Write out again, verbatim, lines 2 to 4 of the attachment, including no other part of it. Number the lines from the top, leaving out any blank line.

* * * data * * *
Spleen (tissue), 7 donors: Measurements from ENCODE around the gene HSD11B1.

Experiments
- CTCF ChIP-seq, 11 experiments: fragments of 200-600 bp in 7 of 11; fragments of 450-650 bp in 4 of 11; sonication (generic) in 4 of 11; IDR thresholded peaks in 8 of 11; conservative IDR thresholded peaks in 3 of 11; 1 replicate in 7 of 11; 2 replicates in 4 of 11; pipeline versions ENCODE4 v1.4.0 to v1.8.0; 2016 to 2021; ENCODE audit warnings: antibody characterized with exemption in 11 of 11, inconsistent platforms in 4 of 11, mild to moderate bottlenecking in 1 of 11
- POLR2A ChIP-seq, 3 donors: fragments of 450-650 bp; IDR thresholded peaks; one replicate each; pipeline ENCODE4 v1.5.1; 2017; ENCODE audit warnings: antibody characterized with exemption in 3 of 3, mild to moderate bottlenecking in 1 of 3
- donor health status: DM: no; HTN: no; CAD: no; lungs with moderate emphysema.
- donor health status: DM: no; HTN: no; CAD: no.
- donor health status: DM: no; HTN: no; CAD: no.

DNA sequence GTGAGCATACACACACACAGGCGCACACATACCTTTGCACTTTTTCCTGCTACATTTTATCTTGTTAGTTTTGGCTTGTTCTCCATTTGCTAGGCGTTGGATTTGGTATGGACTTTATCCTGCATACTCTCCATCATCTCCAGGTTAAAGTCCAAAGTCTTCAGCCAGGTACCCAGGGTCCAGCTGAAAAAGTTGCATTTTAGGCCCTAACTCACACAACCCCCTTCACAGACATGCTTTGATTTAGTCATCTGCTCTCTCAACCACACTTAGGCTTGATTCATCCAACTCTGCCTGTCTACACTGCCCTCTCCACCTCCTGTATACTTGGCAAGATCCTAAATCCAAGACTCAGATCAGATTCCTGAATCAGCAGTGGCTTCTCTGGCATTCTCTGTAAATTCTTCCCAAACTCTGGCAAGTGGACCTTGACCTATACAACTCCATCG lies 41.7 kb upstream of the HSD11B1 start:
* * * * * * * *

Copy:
Experiments
- CTCF ChIP-seq, 11 experiments: fragments of 200-600 bp in 7 of 11; fragments of 450-650 bp in 4 of 11; sonication (generic) in 4 of 11; IDR thresholded peaks in 8 of 11; conservative IDR thresholded peaks in 3 of 11; 1 replicate in 7 of 11; 2 replicates in 4 of 11; pipeline versions ENCODE4 v1.4.0 to v1.8.0; 2016 to 2021; ENCODE audit warnings: antibody characterized with exemption in 11 of 11, inconsistent platforms in 4 of 11, mild to moderate bottlenecking in 1 of 11
- POLR2A ChIP-seq, 3 donors: fragments of 450-650 bp; IDR thresholded peaks; one replicate each; pipeline ENCODE4 v1.5.1; 2017; ENCODE audit warnings: antibody characterized with exemption in 3 of 3, mild to moderate bottlenecking in 1 of 3